Haddon Hall has welcomed visitors for hundreds of years and its beauty and atmosphere never fails to enchant.
Described by Simon Jenkins in “1000 Best Houses” as “the most perfect house to survive from the middle ages”. Set in the heart of the beautiful Peak District National Park, parts of the house date from the 12th Century, sitting like a jewel in its Elizabethan terraced gardens, and overlooking the River Wye.
Film-makers flock to Haddon Hall to use it as a location. The house and grounds have played host to no less than three versions of “Jane Eyre”. Screen credits also include Elizabeth”, Pride & Prejudice” and “The Other Boleyn Girl”. This year marks the silver jubilee of “The Princess Bride”, the cult classic movie in which Haddon Hall became Humperdinck’s Castle.
Haddon has its own romantic tale – that of Dorothy Vernon’s elopement with John Manners. Little wonder Haddon Hall is recognised as one of the most romantic houses in Britain.
A visit to Matlock Bath can be very rewarding whatever time of year you choose and whatever the weather.
The scenery here is stunning and because the village is a designated conservation area a great deal has being done to conserve and protect the buildings from decline. There is something in Matlock Bath to suit every taste – from museums to amusements. They live quite happily side by side because the conservation area guidelines keep control of any excessive promotional activity that might jar with aesthetics, while allowing businesses to prosper, along with the historical and scenic side of tourism that has made Matlock Bath so worth visiting and which is nurtured by its other core businesses and attractions.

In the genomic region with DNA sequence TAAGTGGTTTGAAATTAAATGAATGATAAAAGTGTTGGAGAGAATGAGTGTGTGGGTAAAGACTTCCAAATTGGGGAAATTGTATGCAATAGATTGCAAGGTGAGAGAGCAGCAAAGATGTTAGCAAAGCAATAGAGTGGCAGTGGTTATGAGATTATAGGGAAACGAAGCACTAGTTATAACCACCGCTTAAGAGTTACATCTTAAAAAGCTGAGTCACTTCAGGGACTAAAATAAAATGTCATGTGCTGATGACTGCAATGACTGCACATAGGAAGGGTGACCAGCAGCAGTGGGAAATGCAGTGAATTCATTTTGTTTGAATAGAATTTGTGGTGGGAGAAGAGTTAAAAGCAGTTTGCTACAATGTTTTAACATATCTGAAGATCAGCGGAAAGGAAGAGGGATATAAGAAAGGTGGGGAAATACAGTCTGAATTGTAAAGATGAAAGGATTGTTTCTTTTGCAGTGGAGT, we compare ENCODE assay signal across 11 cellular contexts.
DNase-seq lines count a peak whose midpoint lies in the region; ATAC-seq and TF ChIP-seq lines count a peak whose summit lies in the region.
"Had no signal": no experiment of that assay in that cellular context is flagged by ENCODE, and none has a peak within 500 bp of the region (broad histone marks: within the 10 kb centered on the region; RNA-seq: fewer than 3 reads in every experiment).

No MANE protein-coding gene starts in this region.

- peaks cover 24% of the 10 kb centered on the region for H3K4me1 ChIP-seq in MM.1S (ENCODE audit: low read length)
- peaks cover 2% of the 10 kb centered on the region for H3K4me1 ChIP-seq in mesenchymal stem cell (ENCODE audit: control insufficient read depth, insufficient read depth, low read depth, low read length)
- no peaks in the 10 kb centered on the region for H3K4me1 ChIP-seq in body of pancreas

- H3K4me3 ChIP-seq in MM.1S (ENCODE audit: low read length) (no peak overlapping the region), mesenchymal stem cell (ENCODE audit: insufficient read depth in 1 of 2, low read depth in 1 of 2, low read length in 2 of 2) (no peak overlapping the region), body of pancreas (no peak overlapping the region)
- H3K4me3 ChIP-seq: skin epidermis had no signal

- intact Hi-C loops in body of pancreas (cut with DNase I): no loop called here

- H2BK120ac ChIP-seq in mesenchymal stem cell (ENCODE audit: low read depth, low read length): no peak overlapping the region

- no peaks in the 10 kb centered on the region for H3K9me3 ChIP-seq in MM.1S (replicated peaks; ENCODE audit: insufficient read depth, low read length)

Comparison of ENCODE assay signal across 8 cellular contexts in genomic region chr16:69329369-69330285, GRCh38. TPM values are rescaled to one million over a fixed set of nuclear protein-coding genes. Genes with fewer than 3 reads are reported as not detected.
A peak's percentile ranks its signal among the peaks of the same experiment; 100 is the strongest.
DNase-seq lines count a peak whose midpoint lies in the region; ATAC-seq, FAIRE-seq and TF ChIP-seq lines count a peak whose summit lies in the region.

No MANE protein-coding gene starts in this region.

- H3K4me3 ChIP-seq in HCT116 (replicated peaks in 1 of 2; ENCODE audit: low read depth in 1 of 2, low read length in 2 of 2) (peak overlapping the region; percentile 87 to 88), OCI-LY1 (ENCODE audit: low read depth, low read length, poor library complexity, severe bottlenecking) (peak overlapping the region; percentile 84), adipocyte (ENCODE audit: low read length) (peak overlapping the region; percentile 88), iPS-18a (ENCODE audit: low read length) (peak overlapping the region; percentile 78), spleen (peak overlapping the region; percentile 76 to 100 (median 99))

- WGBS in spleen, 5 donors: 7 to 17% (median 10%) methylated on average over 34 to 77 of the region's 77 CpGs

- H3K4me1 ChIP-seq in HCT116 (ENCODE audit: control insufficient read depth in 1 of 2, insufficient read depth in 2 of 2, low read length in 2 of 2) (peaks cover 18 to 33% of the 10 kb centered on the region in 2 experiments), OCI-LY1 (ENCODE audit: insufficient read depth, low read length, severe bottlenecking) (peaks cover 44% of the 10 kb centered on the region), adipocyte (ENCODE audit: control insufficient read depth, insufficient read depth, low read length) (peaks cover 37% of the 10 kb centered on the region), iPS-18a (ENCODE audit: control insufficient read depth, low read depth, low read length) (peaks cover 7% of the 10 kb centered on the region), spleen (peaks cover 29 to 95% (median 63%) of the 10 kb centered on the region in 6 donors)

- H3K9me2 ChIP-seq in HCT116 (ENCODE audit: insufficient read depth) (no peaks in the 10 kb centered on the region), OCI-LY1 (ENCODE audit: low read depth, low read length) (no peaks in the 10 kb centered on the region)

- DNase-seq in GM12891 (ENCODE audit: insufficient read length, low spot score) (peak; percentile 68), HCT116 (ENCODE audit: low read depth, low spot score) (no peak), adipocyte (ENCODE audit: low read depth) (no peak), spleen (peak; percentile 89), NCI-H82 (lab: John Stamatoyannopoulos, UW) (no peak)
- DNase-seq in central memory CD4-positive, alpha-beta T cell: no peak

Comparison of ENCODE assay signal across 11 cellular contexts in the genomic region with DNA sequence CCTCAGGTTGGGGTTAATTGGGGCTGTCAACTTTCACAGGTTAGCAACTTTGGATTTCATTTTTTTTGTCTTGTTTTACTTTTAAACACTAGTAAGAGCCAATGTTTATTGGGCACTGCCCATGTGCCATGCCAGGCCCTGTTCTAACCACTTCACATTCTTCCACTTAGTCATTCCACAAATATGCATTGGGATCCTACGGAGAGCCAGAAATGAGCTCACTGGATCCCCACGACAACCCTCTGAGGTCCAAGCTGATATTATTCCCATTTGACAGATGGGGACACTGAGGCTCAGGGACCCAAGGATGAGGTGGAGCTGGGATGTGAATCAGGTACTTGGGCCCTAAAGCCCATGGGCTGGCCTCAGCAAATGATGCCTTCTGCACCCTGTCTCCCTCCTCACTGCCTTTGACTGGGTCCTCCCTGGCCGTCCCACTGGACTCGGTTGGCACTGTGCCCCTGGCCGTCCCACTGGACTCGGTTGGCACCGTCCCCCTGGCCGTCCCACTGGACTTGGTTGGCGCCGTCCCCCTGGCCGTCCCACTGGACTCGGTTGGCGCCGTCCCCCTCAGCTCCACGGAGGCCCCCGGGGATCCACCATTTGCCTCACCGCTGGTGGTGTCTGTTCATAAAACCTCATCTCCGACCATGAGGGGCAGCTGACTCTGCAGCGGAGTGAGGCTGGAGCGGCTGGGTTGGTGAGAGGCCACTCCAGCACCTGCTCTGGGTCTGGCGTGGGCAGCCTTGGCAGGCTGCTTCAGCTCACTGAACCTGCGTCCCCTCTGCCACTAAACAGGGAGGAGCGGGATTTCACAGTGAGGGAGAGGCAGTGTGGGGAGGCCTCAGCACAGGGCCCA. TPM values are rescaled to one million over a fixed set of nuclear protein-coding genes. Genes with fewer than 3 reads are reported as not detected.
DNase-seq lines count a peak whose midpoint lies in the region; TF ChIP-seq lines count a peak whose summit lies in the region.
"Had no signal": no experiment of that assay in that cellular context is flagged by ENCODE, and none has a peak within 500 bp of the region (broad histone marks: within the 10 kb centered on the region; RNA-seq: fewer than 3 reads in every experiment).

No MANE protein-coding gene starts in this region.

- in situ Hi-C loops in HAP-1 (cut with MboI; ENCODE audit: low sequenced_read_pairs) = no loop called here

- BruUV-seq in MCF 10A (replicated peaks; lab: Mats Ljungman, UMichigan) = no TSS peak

The five superb valleys that make up Derbyshire Dales National Nature Reserve lie in the centre of the Peak District National Park
The Dales and Peak District National Park together represent some of the best examples of limestone geology, landscape and wildlife in the area and indeed in the whole of England. The five valleys that make up Derbyshire Dales National Nature Reserve cover a total of 385 hectares. 87% of this is classed as a Site of Special Scientific Interest (SSSI) for either its wildlife or its geology, in addition to which just over three-quarters is a Special Area for Conservation (SAC). Although each of the valleys has its own unique characteristics, all are notable for their limestone scenery, their diverse flora and the wide range of butterflies and other insects this supports.
Castleton is one of the most beautiful villages in the Peak District.
It has an array of natural and historical features both above and below ground, and is surrounded by superb walking country. Whatever the weather Castleton has something to offer everyone. High above the village stand the imposing ruins of Peveril Castle. The castle was completed in 1086 for William Peverel, a favoured knight of William the Conqueror (although there is no proof that he was William’s illegitimate son as is sometimes thought).
To the west of Castleton lies Mam Tor, locally known as the shivering mountain. Topped by an iron-age hill fort, who’s ramparts are clearly still visible, this shale hillside looms large over the valley. From there runs The Great Ridge, past Hollins Cross to Losehill Pike at the eastern end. Overlooking the two valleys of Hope and Edale, and giving stunning views, Mam Tor Ridge is a popular local walk.
The Monsal Trail tunnels offer one of the most spectacular leisure routes in Britain for cycling, walking and horse riding.
It is the first time the public have been able to go through the tunnels since the former Midland Railway Line closed in 1968. Four of the longer tunnels are lit during daylight hours, dawn to dusk, to make them safe to use. They are operated by a light sensor, so in winter when the hours of daylight are less, the lights in the tunnels will switch off earlier in the day – around 4.30pm. If you are using the trail in the afternoon you are advised to take a torch or have bike lights in case you get caught out. If the lights go off because of a power failure there is a two hour emergency back up in place.
Alton Towers Rides & Attractions, unleash a torrent of thrill ride roller coaster fun at the fantabulous world of the Alton Towers Resort!
The rides and attractions are open from March – November and there is something for all thrillseekers and families, with tons of terrific rides, blockbusting attractions, amazing live shows, and weird and wonderful costume characters. Only a 45 minute drive from the Portland Hotel in Buxton.